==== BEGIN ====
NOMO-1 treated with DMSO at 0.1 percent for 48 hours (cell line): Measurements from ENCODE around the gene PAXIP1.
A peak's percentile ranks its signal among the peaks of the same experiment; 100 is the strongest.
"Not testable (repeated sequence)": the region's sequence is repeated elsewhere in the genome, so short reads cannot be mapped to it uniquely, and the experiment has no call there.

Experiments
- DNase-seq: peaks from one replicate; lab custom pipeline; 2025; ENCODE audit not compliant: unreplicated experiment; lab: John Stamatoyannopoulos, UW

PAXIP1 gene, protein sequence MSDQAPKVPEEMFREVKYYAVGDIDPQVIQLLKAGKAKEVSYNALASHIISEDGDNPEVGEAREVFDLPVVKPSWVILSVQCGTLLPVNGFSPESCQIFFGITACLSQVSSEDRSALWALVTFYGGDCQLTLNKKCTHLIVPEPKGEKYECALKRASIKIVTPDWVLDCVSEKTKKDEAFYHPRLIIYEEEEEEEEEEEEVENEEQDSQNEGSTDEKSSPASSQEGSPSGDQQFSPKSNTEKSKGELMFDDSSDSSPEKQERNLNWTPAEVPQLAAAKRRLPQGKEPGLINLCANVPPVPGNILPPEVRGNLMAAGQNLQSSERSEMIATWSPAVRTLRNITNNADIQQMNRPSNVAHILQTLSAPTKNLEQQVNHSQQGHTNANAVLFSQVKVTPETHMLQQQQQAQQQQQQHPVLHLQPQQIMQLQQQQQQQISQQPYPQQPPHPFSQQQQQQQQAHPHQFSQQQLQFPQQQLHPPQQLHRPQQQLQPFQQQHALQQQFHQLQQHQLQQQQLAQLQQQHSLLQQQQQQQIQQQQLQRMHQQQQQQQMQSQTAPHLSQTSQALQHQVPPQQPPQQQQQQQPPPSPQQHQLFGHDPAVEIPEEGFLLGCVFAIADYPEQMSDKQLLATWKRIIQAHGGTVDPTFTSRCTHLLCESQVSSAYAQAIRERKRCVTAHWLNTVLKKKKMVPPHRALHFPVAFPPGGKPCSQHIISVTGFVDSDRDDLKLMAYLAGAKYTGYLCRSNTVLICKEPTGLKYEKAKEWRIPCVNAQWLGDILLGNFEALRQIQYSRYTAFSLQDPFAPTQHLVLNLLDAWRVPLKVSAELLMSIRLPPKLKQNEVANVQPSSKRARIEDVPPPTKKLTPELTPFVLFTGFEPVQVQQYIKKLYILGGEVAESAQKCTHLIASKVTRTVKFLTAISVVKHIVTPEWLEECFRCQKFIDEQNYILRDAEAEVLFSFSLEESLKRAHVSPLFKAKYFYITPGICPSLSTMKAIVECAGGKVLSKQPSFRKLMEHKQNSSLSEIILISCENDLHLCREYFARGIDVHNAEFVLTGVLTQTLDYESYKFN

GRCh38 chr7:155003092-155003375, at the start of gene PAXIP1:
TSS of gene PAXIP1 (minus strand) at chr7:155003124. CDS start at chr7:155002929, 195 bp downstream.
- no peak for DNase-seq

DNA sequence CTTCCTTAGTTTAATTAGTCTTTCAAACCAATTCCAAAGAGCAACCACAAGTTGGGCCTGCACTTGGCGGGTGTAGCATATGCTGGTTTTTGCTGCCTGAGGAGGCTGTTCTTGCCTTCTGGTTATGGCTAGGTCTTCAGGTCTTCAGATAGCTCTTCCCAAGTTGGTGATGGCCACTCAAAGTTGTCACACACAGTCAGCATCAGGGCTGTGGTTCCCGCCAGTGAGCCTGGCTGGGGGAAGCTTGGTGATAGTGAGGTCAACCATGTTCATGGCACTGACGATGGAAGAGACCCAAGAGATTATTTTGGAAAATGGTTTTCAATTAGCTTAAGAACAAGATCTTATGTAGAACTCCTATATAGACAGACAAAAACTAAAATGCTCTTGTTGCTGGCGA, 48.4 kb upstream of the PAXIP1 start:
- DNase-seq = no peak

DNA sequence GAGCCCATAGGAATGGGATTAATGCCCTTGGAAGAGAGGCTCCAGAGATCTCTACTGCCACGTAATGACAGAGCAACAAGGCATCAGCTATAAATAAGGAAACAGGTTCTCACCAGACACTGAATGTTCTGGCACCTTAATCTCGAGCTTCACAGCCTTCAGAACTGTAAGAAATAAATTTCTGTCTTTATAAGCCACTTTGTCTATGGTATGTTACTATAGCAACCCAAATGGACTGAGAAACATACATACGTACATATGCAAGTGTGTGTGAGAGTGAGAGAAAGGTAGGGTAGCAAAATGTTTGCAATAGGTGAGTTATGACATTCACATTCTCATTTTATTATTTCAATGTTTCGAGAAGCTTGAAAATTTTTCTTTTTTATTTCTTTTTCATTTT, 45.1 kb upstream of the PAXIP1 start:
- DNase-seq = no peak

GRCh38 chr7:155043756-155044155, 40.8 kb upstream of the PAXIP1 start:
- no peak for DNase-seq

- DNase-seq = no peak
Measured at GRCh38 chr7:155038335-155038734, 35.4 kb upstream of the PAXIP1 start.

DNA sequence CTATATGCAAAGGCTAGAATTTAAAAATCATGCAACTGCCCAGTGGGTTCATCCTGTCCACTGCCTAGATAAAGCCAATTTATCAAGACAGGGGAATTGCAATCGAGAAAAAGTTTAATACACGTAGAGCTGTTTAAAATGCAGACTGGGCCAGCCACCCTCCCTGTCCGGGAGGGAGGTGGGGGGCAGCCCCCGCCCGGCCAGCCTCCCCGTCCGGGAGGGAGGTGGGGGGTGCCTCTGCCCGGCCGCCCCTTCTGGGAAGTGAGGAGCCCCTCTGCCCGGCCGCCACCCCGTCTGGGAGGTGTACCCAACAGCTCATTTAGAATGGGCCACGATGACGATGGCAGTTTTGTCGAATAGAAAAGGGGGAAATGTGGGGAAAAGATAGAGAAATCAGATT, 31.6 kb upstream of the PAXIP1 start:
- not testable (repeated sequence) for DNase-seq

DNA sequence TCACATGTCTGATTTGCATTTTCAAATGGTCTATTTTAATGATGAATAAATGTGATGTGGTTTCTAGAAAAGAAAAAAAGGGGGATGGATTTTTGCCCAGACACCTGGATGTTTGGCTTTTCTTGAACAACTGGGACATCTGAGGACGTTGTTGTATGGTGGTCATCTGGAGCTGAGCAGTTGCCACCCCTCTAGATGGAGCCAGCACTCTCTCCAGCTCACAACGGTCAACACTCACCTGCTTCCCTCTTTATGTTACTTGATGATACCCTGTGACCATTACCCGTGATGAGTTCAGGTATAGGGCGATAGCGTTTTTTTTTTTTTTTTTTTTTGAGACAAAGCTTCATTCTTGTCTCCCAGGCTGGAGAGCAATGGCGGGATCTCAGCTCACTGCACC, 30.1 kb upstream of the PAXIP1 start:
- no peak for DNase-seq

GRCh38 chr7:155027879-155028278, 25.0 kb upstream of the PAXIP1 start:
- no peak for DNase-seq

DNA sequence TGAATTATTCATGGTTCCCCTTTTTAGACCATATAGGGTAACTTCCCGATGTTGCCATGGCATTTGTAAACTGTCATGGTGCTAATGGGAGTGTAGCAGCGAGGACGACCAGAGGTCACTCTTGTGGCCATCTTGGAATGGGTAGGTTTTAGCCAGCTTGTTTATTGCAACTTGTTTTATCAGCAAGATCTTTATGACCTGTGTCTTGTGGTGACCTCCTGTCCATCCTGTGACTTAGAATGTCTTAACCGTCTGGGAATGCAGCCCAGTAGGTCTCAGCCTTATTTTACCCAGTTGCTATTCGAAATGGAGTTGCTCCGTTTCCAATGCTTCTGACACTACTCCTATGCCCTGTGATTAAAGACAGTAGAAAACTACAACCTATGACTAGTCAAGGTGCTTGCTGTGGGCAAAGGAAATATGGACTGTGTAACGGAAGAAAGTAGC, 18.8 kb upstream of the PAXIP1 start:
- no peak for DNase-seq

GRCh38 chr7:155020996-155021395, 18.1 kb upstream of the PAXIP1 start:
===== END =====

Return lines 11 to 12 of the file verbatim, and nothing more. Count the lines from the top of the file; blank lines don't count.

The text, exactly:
- DNase-seq = no peak

DNA sequence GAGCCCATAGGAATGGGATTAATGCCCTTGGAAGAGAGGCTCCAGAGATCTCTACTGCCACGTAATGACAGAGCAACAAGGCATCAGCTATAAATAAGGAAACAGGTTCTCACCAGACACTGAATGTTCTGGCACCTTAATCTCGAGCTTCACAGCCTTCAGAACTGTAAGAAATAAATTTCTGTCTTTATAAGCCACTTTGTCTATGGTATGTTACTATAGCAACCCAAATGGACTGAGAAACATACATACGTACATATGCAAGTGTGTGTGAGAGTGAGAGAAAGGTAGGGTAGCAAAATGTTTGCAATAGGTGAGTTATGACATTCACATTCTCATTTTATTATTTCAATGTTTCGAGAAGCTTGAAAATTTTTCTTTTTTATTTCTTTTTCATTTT, 45.1 kb upstream of the PAXIP1 start: